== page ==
Originally Posted by kudelt07
As I mentioned before, the change in rolling radius (for a larger tire) will decrease the braking force at the road.
Do you happen to have a quick explanation or a link to something that explains this? My brain is refusing to grasp this concept (granted it is late) but I don't want to derail
this thread with a physics discussion
The things that seem to be keeping me from grasping this:
- I have seen way too many people say that the unsprung weight is a big deal to readily accept how you dismiss it as not mattering in regards to braking. I am not an engineer or an expert mechanic though, so I ask questions.
- Also... bigger tire (to an extent) = bigger contact patch (more on this in a second) = more friction/traction area = better braking? Unless... Are you are just saying that keeping width equal, a smaller radius tire has better braking action? (which isn't quite the same as the unsprung mass concept, even though the unsprung mass would be less in a smaller radius tire)
Not tracking this AT ALL.
I did have a few other things to mention...
Looking at the generic sizes and what those are supposed to yield is one thing. Make sure you are also checking out tread width as well. I was also looking to see if there were contact patch gains to be found in changing up tire sizes. I noticed that an increase in size does not always yield a bigger tread width. (sadly, tire rack does not always list tread width for every tire)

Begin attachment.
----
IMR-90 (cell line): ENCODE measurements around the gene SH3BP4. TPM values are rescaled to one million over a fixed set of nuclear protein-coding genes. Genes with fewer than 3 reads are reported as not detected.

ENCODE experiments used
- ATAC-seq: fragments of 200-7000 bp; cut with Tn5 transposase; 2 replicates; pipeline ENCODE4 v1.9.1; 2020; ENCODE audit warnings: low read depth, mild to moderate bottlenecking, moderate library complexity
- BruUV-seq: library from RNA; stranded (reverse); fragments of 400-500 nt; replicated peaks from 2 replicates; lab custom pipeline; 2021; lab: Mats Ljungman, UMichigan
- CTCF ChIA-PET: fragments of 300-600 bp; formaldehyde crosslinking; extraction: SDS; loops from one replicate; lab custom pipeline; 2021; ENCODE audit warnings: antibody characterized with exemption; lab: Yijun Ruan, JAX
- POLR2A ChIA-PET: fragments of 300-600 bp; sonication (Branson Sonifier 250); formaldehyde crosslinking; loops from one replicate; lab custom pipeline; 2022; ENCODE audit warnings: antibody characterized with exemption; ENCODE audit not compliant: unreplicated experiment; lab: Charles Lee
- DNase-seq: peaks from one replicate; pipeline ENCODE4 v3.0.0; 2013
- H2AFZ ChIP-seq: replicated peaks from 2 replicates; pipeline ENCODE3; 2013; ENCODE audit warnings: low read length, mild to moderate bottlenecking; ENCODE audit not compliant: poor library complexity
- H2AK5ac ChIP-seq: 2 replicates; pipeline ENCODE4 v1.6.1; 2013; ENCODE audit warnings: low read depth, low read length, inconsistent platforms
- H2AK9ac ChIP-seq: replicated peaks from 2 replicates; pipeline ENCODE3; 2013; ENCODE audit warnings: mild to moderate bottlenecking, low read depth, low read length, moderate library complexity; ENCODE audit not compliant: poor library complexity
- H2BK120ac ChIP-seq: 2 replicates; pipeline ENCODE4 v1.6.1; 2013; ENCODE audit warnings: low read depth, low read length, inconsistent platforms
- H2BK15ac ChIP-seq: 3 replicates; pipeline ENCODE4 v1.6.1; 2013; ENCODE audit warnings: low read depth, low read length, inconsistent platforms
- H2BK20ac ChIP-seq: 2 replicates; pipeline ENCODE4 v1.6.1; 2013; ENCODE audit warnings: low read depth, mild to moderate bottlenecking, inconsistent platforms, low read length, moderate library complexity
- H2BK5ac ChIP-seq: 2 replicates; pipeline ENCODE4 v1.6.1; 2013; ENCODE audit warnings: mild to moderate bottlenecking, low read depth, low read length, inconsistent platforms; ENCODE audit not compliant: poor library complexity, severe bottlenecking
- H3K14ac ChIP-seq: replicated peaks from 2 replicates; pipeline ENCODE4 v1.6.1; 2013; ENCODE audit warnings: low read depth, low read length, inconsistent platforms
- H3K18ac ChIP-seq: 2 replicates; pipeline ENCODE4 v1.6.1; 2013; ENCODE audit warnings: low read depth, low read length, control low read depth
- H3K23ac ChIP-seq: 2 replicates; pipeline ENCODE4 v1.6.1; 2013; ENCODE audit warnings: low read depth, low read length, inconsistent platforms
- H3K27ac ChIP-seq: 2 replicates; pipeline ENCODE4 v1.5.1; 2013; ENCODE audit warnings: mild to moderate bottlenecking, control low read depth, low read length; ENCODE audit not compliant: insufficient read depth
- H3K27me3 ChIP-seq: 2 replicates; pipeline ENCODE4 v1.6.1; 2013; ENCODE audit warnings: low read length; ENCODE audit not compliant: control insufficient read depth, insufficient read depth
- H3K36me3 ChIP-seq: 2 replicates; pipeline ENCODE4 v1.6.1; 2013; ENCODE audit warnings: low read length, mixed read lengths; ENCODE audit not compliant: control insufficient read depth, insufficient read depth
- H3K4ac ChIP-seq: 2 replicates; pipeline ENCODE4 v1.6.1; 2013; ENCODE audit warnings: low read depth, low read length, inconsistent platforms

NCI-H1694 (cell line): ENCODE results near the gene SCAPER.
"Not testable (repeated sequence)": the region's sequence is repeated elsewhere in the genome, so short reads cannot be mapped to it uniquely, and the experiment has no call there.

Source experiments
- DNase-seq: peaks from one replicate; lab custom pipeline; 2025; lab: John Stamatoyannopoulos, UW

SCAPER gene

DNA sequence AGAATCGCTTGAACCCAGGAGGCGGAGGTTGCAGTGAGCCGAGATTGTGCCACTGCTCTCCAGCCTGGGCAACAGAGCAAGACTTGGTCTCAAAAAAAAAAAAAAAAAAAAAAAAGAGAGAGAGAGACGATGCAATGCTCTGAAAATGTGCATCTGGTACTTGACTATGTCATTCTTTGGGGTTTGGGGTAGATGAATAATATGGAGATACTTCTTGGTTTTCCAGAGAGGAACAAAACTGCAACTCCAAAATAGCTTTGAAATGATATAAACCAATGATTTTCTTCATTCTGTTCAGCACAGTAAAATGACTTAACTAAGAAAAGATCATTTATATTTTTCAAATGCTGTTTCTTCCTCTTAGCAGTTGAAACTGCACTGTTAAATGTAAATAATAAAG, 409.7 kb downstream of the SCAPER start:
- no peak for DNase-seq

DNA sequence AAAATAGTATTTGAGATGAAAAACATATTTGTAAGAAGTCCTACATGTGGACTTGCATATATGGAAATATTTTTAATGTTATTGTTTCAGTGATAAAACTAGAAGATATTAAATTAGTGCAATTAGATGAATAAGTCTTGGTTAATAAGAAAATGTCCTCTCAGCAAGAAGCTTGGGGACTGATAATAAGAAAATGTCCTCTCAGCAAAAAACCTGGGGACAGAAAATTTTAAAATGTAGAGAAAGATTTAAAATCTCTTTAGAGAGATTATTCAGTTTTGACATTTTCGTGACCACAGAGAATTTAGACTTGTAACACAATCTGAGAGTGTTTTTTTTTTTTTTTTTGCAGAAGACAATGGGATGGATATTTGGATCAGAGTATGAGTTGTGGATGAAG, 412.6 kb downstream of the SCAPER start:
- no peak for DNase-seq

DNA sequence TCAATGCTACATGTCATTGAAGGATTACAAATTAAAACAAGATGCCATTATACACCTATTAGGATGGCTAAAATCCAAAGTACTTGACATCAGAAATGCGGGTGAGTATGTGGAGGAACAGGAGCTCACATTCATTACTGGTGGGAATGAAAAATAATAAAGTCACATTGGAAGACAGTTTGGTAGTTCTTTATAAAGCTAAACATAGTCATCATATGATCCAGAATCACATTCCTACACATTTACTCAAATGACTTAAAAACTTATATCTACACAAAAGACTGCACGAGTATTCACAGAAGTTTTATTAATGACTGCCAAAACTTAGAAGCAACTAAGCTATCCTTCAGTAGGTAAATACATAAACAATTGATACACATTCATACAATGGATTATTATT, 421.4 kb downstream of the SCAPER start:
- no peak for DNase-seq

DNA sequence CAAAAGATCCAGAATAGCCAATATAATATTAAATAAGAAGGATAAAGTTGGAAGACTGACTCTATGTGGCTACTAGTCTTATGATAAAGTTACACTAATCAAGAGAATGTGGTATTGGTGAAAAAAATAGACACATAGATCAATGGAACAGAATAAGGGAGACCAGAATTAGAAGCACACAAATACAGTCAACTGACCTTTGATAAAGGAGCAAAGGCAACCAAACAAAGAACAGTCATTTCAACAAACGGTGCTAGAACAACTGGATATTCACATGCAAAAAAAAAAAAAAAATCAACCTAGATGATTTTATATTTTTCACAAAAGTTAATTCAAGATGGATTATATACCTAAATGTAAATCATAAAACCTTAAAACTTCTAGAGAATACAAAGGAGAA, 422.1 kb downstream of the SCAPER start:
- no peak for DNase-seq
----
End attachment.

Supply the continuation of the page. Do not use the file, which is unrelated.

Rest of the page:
Here's the first example I could find (tread width is in bold):
Continental ExtremeContact DW
275/40ZR17 25lbs 9-11" 10.2"
285/40ZR17 27lbs 9.5-11" 10.2"
So, in this case you add 2lbs per tire, raise the car .15" and have esentially the SAME amount of rubber meeting the road (maybe .1" more do to the increased circumference).
I have seen this on several lines of tires. Knowing how the tire molding process works (thank you so much "How It's Made"), I am gonna guess that some companies reuse the same tread mold for different sizes.
It's just one more thing to check when looking for tires
Originally Posted by MCW Sky
I say wow becuase those tires are speced for 10.5 - 11.5" wheels - compared to stock tires fitting 7.5 - 9.5" wheels. While I am not saying that you cannot get a tire to mount on a wheel outside the defined range - you can end up with problems with the sidewall and load and rolling friction etc.
Those Hoosiers are just racing slicks in disguise
They're stupid soft and insanely sticky with some groves cut into them so they can pretend to be "street legal"
If you look around the threads in this section you'll see people talking about the funky tire pressures and alignments to make these beasts work. Even then the life expectancy is pretty darn low with in comparison to a normal tire.
Ok... off to bed...